12.18.17 | Social Media: Once Upon a Swipe

One remembers that some primitive peoples feared being photographed because they thought the camera would make off with their souls. That notion may have prefigured dating in today’s social media world: soulless images uploaded to interact with other soulless images as the real souls are left out to dry, becoming mere residue in this virtual carnival world of the contemporary mating dance.

The idea of a character becomes imprisoned in an image, whether in the form of a picture or of a calculated narrative. The root power at play is one of projection. The mind needs its illusions. Applied to the dating world, a projected image hangs out there awaiting judgment, often rendered by way of an instantaneous left/right swipe reflex. Nothing personal. It’s not you, it’s your facade. You know, it’s just a numbers game.

We welcome to the discussion Aude-Olivia, a relationship coach who assists clients as they seek out the heart amongst the numbers. She has chronicled her personal experiences in "Once Upon A Swipe" with a view to assist others navigate their digital dating life. Aude invites us to come back to the truth of our heart as we seek to re-integrate romance into the digital world.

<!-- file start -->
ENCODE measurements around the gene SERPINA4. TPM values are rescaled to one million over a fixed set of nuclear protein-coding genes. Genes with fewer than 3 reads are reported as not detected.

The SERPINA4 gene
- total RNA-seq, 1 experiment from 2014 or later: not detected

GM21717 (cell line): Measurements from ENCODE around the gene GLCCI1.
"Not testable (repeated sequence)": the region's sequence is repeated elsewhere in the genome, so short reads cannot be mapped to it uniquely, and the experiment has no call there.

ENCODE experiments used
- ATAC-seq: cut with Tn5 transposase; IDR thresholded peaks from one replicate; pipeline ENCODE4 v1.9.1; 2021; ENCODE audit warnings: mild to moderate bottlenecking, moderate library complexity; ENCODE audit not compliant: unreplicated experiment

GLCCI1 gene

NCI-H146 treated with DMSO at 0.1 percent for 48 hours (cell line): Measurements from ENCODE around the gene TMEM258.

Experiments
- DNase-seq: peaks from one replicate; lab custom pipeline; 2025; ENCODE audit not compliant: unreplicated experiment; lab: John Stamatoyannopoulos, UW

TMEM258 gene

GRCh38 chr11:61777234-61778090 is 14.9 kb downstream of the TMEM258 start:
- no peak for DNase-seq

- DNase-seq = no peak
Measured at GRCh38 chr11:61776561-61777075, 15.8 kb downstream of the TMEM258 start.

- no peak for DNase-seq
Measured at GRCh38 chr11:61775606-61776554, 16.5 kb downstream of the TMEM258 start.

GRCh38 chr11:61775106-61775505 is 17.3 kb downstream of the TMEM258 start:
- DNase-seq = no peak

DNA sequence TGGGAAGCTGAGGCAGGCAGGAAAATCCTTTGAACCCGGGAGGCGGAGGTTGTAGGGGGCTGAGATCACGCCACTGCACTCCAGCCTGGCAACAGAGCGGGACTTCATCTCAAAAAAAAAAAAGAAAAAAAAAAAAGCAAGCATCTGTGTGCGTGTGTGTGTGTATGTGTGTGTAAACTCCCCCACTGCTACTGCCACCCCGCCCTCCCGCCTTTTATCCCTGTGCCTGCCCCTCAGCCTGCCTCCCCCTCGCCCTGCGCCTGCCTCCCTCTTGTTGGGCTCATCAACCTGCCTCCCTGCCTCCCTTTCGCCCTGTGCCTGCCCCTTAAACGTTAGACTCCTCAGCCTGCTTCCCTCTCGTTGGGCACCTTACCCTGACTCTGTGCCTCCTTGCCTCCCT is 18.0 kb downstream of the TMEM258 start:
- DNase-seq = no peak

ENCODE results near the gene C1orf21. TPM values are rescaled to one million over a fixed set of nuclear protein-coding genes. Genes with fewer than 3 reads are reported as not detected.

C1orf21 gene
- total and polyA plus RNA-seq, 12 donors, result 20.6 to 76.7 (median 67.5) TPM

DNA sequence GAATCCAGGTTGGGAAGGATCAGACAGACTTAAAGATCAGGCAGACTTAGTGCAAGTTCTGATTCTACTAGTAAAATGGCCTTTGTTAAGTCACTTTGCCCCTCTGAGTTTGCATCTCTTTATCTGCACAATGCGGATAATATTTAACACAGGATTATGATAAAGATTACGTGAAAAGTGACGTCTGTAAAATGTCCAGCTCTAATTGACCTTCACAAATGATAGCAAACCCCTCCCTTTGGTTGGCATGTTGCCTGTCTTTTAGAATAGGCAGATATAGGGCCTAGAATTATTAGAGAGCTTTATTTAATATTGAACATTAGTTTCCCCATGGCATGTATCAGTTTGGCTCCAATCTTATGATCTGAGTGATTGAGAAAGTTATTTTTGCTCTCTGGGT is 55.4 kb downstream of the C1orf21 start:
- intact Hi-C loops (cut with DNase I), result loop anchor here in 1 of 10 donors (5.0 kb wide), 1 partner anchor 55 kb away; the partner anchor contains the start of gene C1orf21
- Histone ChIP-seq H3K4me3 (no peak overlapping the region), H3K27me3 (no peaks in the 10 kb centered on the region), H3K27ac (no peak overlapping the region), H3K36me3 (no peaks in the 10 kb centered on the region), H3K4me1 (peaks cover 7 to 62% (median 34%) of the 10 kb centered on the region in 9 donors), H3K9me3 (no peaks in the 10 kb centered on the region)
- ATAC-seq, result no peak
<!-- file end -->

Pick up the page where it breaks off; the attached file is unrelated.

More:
The myth-making associated with images transcends social media and the dating world, of course. One thinks of the story of a mother walking with her child. A stranger exclaims, "What a lovely girl!" The mother replies, "That's nothing, you should see her picture!”

The problem with much of social media in general lies in the way it has exploited its addictive power and our own egocentricity in the most cynical of ways. Founders and early investors are themselves coming around to recognizing social media's dark side in the way it damages the very soul (link: The End Of the Social Era). The primitives could have told them that.

Steve SmithComment